Our new City Campus is partly funded by Gloucester’s successful £20million ‘Levelling Up’ bid, the building is being refurbished to an exceptionally high standard and will include state-of-the-art facilities and equipment for all our learners.
We have also secured a landmark £29million in funding from Barclays linked to our commitment to Environmental, Social and Governance (ESG) goals: to recruit a higher proportion of UK-domiciled young BAME students; widen access, engagement and participation for students from deprived areas; and to reduce gas and electricity CO2 emissions as part of its commitment to Net Zero by 2030.
As part of its decarbonisation drive, the University has also secured £3.3million funding from the Department for Business, Energy and Industrial Strategy (BEIS) as part of its Public Sector Decarbonisation Scheme, delivered by Salix. The scheme aims to put the public sector at the forefront of decarbonising buildings in the UK.
As well as training the region’s future nurses and teachers, it is estimated that over its lifetime, City Campus will add over £300million of direct and indirect value to the county’s economy, as well as more than 4,000 jobs.
Employer and learner support
Learners have a personal tutor throughout their apprenticeship, as well as a learner coach who conducts reviews and supports them towards successful completion. They are also supported by module tutors and our Helpzone staff, who are contactable by telephone, in person and online.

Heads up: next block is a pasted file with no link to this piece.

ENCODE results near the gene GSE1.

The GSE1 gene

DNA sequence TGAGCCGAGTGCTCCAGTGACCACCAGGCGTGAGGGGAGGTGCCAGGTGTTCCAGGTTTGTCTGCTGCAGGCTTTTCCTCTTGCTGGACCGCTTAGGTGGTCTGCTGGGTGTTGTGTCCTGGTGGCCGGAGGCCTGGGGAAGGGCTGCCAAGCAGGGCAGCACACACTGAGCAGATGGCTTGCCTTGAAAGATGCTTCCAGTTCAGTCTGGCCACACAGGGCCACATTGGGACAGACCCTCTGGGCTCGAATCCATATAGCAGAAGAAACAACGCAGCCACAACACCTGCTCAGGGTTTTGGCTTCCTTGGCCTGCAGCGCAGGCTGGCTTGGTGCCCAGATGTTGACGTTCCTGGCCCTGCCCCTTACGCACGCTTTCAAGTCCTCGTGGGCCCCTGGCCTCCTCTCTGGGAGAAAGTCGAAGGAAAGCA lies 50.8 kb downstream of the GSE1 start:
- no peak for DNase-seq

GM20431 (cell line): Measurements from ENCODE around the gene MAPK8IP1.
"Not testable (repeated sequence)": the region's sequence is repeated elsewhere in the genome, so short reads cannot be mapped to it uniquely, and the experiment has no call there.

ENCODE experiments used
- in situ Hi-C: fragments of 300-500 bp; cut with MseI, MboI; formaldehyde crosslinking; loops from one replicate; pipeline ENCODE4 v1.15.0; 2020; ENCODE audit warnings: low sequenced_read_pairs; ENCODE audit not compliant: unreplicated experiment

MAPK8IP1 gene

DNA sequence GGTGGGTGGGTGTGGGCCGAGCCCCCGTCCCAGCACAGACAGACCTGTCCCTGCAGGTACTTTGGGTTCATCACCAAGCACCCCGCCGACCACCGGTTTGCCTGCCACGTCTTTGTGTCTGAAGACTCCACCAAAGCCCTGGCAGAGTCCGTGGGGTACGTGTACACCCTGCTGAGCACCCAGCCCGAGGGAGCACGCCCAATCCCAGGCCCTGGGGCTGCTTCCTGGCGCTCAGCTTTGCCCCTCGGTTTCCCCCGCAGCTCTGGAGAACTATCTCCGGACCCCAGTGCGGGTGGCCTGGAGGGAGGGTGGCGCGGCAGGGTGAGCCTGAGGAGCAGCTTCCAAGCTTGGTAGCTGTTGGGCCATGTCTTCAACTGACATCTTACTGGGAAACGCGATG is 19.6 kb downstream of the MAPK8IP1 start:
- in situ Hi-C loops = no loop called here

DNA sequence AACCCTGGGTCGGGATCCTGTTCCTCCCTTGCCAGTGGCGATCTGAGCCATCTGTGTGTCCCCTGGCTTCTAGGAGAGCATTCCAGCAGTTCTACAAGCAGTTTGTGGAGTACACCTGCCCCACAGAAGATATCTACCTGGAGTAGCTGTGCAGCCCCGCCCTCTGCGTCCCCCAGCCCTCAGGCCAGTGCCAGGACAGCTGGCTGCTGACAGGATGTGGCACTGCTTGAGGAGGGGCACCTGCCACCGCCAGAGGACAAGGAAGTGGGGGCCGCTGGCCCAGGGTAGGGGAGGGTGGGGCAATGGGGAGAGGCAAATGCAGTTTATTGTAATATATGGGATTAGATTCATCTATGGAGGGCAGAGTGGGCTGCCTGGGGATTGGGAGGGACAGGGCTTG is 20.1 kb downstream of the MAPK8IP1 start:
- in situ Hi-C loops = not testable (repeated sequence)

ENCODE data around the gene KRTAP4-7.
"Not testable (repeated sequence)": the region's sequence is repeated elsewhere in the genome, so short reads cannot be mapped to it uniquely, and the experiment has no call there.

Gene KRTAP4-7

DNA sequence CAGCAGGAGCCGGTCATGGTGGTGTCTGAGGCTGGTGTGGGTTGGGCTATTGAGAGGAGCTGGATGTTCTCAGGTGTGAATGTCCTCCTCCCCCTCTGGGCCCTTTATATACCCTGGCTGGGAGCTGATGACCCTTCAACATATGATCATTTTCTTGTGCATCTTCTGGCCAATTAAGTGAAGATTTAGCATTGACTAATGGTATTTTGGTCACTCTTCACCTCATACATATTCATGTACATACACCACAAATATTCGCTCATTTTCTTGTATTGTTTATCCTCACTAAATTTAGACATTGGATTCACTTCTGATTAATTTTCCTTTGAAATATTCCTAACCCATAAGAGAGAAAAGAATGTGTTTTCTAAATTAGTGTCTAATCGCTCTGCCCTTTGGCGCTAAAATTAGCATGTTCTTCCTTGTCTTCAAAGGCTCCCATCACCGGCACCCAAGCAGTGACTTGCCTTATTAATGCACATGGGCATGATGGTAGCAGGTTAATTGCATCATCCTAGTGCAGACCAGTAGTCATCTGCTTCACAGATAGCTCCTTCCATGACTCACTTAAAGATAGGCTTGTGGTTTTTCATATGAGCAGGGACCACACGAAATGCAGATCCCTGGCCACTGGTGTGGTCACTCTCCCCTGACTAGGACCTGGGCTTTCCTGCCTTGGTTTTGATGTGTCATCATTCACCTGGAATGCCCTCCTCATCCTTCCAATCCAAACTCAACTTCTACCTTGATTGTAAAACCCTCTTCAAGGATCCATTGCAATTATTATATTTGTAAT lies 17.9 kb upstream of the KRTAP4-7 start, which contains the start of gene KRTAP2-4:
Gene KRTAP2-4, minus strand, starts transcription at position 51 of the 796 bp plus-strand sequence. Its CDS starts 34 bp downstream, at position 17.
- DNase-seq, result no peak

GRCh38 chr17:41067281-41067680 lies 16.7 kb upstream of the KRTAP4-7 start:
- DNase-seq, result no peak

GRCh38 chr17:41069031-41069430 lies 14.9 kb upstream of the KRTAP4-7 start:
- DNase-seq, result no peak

Employers are able to access our dedicated apprenticeship support team, who are here to ensure that businesses get the best from both the learner and the programme.
All apprentices have access to:
· experienced professionals, who are experts in their field
· state-of-the-art facilities
· all university libraries and IT and facilities
· discounted travel with Stagecoach across the South West network
· an NUS card offering great discounts at restaurants and high street stores
· a vibrant social scene complete with bars, sports clubs, gyms and leisure facilities
View our apprenticeships FAQ guide and discover answers to the most commonly asked questions about higher and degree apprenticeships.
Eligibility and Entry requirements
Apprentices should be in full-time employment (eg employed for at least 30 hours per week) throughout the duration of the apprenticeship.
This is a Level 6 degree apprenticeship. Learners should have achieved Level 2 qualifications in maths and English language (GCSE grade4/C or above, or equivalent).
Employers may set additional entry requirements suitable for their organisational needs.